It always bothered me to see the nasty comments aimed at the craftsman at Grey & Sons Jewelers. The comments usually state that the watch they are restoring should be sent back to the factory.  This is usually followed up by  "only the factory can properly restore the watch" and "any restoration work not done by the factory is done by second rate hacks".  The crew at Grey & Sons, and other independent operations, are among the best in the world. I would be very suprised if  any of the major watch factories had craftsman on this level. . When a watch factory discovers a broken or damaged part on one of their watches, they pull a part from the spare parts drawer and replace it.  When an independent high level craftsman is confronted with the  same issue they can actually make the  part.  The parts can and are made with  a basic watchmaker lathe and its attachments.

 An economic fact is, modern watch factories now do things in a different way and no longer need watchmakers with that level of skill. When a watch is manufactured they can make a large number of spares in a relatively short period of time and store them in a parts drawer to be used in their repair and warranty department. If the repair involves any high level of complexity they replace the entire movement and ship the watch back to the unsuspecting customer.

david

 

 

 

 

Edited by david

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On 9/9/2017 at 3:32 PM, jdrichard said:

 

I have been considering purchasing a watchmakers Lathe and or a mini metal lathe for making stems, staffs and other parts. What is the difference between the two lathes and can I buy a mini lathe vs a used boley for example. I have attached a photo of both.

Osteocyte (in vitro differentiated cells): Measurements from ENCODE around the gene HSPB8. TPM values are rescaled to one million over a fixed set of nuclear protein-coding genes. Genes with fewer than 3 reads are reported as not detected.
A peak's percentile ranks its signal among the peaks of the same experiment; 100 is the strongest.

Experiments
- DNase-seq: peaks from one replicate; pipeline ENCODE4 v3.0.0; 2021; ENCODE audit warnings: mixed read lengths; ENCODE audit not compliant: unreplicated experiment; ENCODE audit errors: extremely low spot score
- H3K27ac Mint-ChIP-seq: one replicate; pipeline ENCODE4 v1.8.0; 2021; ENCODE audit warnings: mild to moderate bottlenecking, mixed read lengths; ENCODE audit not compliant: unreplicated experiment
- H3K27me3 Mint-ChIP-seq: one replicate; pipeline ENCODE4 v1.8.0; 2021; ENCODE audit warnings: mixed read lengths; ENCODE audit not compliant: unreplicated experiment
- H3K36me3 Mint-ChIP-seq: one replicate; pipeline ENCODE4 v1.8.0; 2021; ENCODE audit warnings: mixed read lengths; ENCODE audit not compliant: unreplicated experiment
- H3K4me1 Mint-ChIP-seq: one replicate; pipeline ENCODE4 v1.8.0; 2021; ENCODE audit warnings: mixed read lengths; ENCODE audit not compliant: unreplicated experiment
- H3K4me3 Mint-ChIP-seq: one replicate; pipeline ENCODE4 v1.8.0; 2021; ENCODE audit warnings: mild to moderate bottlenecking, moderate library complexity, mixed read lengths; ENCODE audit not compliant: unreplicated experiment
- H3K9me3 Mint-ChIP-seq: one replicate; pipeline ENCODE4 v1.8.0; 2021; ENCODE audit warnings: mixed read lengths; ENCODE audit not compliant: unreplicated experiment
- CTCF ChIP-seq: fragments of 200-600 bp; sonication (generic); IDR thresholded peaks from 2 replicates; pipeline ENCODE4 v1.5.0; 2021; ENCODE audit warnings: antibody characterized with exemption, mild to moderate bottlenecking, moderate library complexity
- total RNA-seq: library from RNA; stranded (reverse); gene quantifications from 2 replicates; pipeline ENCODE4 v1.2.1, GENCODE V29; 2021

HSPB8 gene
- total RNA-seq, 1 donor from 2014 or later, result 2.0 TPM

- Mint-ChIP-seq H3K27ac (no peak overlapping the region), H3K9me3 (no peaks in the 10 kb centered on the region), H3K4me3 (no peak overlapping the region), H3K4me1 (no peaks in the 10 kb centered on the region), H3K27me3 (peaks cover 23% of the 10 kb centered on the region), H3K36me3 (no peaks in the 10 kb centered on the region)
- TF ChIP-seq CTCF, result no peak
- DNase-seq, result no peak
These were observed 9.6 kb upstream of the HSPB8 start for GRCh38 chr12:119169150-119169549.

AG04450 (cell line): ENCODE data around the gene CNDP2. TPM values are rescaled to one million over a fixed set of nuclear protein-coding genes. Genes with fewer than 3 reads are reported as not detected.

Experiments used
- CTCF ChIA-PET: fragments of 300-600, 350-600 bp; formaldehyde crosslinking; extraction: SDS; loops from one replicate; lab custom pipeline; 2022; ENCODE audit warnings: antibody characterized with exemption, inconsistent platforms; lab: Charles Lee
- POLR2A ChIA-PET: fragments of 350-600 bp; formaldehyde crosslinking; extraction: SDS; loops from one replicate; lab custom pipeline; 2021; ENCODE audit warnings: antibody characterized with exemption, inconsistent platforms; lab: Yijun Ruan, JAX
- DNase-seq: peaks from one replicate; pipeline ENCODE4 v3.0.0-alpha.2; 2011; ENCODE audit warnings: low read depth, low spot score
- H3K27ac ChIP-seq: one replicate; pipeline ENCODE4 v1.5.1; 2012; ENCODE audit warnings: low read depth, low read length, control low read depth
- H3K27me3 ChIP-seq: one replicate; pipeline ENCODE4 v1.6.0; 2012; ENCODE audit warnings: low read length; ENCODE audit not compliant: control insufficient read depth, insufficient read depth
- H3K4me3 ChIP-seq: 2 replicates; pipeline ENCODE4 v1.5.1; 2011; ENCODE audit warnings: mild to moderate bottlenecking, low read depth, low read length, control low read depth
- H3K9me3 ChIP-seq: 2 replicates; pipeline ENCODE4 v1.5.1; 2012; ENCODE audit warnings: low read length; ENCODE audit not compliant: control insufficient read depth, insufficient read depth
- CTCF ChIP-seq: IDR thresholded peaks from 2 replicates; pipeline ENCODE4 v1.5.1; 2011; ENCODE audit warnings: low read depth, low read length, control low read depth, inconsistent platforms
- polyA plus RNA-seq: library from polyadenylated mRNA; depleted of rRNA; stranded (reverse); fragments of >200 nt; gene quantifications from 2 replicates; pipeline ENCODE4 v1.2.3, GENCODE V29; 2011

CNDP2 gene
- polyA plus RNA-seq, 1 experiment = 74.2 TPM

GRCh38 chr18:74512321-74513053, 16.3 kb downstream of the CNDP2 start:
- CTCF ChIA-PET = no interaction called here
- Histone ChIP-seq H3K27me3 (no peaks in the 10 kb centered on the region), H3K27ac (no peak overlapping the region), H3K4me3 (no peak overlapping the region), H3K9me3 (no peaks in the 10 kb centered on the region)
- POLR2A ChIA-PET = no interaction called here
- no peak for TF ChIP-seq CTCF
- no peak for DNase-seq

I think the Cowells 90CW will be the one for you!

http://www.cowells.com/90cw.htm

Why?

http://watchmaking.weebly.com/cowells-90cw.html

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 I’m looking for advice about how to repair/replace headstock bearing fo my G Boley 11195 - Germany lathe
Thanks in advance. 
03D5C351-6A33-45A3-816E-712455A3A4BB.thumb.jpeg.030c7c902a99484285803a46e541bbcd.jpeg

I have a book on reconditioning the headstock. Basically grinding in smooth again.


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Can you put these excellent videos on your Youtube channel? 
I would like to be able to download them to watch offline.
Thanks. B)

I have a full video on YouTube on how to make a balance staff.



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10 hours ago, jdrichard said:


I have a book on reconditioning the headstock. Basically grinding in smooth again.

 

 

What's the book?  Its easy say, near impossible to do without a lot of special equipment.  I believe the manufactures used special angled fixtures of their contrivance.  I'm not sure there is a bigger machining challenge than getting a bi conical section mating to another to  a high standard of finish and accuracy. 

but, imo, the starting point is whats the symptom/observation.  If its just some very light scoring that might be taken out with fine stones (Arkansas or red ones, are ruby something)?

Edited by measuretwice

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What's the book?  Its easy say, near impossible to do without a lot of special equipment.  I believe the manufactures used special angled fixtures of their contrivance.  I'm not sure there is a bigger machining challenge than getting a bi conical section mating to another to  a high standard of finish and accuracy. 
but, imo, the starting point is whats the symptom/observation.  If its just some very light scoring that might be taken out with fine stones (Arkansas or red ones, are ruby something)?

I’ll get back


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   The all arround hobby machinist would have a jeweler's lathe,  a compound lathe AND a mill.    i suggest,  a jewler's lathe and learn how to use the "gravers"  for a start.  cheers   vin